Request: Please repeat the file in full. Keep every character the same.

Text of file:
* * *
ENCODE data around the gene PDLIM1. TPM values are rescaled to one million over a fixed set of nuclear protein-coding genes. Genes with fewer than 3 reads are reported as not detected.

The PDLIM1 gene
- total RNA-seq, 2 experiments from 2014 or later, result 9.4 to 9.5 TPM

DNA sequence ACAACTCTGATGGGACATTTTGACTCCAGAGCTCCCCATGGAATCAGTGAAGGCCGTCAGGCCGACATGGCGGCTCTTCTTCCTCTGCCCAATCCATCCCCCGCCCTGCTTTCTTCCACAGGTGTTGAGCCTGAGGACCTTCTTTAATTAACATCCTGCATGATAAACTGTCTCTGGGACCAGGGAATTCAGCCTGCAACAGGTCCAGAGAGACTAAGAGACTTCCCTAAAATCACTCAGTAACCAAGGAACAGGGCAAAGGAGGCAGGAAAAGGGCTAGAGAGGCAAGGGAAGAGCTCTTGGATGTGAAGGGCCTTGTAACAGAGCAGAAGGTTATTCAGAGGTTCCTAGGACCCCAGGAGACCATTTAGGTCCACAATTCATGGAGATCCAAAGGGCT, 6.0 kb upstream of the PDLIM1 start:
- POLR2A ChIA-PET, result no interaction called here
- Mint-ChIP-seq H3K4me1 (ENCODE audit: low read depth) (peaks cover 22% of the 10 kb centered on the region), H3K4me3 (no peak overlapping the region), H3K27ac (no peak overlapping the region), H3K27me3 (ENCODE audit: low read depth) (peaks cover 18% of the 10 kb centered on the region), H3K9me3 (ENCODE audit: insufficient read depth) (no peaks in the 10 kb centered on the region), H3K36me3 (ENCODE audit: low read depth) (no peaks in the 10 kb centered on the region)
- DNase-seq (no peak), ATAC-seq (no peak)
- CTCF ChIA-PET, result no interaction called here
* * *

ENCODE data around the gene PDLIM1. TPM values are rescaled to one million over a fixed set of nuclear protein-coding genes. Genes with fewer than 3 reads are reported as not detected.

The PDLIM1 gene
- total RNA-seq, 2 experiments from 2014 or later, result 9.4 to 9.5 TPM

DNA sequence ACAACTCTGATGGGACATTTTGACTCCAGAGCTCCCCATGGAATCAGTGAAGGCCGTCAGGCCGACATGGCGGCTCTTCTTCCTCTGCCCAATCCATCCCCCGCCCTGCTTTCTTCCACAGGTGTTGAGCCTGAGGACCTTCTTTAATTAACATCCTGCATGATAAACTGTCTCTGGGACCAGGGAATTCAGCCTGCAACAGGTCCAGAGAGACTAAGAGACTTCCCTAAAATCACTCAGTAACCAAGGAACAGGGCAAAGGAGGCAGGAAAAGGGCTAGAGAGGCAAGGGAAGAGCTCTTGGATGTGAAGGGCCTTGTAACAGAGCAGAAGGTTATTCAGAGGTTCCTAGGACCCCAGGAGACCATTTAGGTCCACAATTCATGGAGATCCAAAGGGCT, 6.0 kb upstream of the PDLIM1 start:
- POLR2A ChIA-PET, result no interaction called here
- Mint-ChIP-seq H3K4me1 (ENCODE audit: low read depth) (peaks cover 22% of the 10 kb centered on the region), H3K4me3 (no peak overlapping the region), H3K27ac (no peak overlapping the region), H3K27me3 (ENCODE audit: low read depth) (peaks cover 18% of the 10 kb centered on the region), H3K9me3 (ENCODE audit: insufficient read depth) (no peaks in the 10 kb centered on the region), H3K36me3 (ENCODE audit: low read depth) (no peaks in the 10 kb centered on the region)
- DNase-seq (no peak), ATAC-seq (no peak)
- CTCF ChIA-PET, result no interaction called here